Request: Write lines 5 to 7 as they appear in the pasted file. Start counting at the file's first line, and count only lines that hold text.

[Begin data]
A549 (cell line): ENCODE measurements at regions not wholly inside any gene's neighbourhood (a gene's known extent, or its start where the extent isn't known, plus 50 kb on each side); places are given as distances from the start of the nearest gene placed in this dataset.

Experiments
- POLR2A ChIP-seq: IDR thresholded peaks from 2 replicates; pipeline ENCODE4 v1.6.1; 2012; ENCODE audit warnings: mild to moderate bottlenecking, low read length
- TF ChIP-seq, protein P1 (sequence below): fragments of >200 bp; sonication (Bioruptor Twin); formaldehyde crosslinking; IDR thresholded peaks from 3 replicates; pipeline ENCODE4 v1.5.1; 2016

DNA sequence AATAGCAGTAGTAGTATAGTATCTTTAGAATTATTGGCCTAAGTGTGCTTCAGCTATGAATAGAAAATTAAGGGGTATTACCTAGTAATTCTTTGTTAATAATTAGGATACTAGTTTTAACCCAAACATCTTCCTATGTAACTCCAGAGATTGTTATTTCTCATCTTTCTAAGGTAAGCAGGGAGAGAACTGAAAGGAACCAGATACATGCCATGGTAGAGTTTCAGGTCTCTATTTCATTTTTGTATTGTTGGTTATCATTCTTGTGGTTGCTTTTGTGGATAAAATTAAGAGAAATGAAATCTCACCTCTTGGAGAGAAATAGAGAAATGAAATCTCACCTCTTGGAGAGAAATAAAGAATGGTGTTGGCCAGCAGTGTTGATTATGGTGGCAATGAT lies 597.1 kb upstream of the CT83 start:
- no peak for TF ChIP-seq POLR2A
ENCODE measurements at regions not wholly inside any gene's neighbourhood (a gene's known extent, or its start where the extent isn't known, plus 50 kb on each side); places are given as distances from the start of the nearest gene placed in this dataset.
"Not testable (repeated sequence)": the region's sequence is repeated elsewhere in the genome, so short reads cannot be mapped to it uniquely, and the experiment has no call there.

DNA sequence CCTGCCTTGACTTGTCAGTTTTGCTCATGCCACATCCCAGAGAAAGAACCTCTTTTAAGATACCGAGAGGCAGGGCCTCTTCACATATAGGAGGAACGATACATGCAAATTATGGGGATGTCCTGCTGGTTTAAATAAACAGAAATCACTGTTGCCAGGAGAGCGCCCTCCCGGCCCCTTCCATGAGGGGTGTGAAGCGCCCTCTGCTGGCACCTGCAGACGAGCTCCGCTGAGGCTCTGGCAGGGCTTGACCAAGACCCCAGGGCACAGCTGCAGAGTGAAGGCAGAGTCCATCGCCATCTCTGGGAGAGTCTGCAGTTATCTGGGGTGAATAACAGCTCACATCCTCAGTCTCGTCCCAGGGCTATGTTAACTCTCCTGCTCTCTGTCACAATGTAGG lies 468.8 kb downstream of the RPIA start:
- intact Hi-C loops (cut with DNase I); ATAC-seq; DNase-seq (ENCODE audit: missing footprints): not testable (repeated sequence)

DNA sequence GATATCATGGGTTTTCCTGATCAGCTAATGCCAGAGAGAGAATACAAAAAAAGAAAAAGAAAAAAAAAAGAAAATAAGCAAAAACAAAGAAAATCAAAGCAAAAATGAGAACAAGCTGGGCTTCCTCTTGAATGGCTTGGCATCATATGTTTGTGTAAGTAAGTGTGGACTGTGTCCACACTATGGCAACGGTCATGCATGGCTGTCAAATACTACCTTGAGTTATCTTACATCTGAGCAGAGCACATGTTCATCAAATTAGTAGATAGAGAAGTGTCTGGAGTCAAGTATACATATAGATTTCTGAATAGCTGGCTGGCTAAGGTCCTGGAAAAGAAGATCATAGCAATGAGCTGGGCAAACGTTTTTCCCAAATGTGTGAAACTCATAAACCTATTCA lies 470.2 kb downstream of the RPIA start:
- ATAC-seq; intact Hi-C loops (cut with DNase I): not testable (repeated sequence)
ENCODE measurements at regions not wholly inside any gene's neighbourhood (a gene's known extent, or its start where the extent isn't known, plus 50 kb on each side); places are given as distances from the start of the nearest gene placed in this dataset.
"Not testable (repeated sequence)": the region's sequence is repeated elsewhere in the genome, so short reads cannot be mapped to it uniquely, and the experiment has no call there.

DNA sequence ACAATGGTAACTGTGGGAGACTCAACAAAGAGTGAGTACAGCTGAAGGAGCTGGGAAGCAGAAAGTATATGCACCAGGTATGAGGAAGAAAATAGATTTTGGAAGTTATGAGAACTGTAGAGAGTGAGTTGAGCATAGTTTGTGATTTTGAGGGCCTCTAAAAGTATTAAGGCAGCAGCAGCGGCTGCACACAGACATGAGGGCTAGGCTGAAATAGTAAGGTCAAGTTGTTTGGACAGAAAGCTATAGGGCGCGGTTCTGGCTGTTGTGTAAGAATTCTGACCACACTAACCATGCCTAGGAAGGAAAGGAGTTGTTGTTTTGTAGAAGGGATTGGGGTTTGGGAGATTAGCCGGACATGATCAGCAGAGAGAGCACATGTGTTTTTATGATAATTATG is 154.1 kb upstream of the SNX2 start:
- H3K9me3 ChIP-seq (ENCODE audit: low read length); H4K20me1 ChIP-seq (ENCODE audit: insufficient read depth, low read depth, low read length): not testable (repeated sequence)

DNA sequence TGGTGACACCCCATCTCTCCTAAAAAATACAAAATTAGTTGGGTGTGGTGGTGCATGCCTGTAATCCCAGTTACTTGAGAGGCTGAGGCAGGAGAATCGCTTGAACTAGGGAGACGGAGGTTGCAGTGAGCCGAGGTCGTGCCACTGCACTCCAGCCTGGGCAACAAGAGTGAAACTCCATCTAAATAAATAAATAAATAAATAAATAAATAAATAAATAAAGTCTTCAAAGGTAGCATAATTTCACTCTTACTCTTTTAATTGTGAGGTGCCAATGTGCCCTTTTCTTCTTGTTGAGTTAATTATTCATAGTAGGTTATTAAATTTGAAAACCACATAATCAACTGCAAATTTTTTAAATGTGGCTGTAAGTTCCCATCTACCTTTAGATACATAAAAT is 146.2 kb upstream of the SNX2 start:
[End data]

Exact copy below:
DNA sequence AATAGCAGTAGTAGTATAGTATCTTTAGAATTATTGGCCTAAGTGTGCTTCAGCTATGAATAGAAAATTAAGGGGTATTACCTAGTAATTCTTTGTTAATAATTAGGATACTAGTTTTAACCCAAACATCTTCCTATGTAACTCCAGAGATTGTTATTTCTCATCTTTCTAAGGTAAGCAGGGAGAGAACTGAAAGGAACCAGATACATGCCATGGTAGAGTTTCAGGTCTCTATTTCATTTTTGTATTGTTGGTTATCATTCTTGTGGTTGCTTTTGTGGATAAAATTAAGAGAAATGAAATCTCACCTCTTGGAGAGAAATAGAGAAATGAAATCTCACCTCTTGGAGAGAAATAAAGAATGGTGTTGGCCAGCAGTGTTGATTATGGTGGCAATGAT lies 597.1 kb upstream of the CT83 start:
- no peak for TF ChIP-seq POLR2A
ENCODE measurements at regions not wholly inside any gene's neighbourhood (a gene's known extent, or its start where the extent isn't known, plus 50 kb on each side); places are given as distances from the start of the nearest gene placed in this dataset.